In the 2019 church shooting in White Settlement, the carnage stopped when the shooter was shot dead by the head of the church’s volunteer security team.
Companies like Fort Worth-based Protex Firearms Training specialize in training churches that are unwilling or unable to afford to hire security.
“It is our duty to preserve life,” said Eric Ogea, who runs Protex and has trained churches on what to do during attacks. “And sometimes to preserve life is to defend life.”
Ogea teaches people to have an exit strategy before confronting an intruder. The congregation needs to know where the exits are, who will call 911, and if there is a medical expert in the group.
But Ogea also teaches his clients a last resort – to use deadly force. Ogea trains religious leaders and worshipers in gun safety and the use of weapons when necessary.
The Department of Homeland Security provides money to places of worship and other organizations at high risk of becoming targets of terrorism to help them strengthen security against attacks and hate crimes.
Kutner said synagogues rely on those funds to help pay for security efforts. However, this money does not pay for permanent security staff, she said. If those funds were freed up to do so, she said it could be a game-changer, especially in smaller houses of worship that can’t afford security otherwise.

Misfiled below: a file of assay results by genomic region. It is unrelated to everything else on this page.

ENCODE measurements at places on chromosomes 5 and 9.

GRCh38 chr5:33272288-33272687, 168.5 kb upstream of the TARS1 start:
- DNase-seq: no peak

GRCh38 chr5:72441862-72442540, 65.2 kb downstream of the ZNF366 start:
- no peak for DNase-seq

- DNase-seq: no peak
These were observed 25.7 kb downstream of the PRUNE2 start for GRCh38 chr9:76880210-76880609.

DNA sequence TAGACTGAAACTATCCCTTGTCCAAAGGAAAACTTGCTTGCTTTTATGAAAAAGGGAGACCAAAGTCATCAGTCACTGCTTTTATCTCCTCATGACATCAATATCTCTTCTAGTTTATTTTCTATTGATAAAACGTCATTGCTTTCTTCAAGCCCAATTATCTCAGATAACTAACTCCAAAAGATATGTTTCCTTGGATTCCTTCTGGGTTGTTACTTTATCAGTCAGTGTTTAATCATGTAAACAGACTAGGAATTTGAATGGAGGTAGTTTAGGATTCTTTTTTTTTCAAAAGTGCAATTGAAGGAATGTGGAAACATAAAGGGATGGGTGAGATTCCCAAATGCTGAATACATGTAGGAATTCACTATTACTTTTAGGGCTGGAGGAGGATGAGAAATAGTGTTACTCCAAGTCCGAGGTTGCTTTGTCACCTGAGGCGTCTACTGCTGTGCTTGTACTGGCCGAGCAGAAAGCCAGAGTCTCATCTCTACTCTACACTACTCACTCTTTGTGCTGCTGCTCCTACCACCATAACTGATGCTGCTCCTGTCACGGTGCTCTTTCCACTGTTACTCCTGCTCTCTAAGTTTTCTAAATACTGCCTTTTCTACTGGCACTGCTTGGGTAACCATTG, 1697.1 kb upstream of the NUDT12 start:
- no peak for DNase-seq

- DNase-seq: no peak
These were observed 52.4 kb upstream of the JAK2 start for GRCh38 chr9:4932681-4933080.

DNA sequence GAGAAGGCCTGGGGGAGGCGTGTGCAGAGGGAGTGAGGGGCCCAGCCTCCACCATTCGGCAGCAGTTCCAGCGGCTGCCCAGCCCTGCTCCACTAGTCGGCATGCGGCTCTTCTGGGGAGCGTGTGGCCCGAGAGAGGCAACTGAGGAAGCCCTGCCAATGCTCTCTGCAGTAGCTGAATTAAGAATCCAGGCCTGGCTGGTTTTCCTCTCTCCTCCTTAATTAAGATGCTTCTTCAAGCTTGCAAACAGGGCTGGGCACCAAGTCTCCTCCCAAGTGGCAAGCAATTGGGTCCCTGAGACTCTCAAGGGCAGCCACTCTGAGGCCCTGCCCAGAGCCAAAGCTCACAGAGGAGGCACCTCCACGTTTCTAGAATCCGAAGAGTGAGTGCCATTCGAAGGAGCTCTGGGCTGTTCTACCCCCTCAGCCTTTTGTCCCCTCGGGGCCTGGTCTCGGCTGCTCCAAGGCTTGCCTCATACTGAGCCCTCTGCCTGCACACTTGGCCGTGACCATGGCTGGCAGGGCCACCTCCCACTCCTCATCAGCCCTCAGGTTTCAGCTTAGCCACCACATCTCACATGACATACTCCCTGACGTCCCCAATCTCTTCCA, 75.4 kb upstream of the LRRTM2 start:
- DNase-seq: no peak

Many anti-hate advocates have also called for these funds to be increased, and those calls grew louder after last weekend’s attack.
Being Welcoming vs. Being Ready
Ellen Smith, 20, has attended Congregation Beth Israel in Colleyville since she was a child. And when the gunman held her rabbi hostage, she listened in horror to a live stream as events unfolded until it was cut.
Smith said she believes she will continue to carry that anxiety with her in religious spaces. On Monday, she attended a healing service at a church near her synagogue intended to bring the community together after the attack.
“Every time the back door opened in the middle of service, I tensed up,” she said. “And I think that’s how it’s going to be in the future — it’ll always be on my mind no matter where I go, if it’s a Jewish space.”
Smith drew comparisons to the school shooting drills she took in high school. She said she always keeps an eye out for exits and has an evacuation plan in case of an active shooter.
“I think now it will be the same kind of thought process that I would have walking into a synagogue,” she said.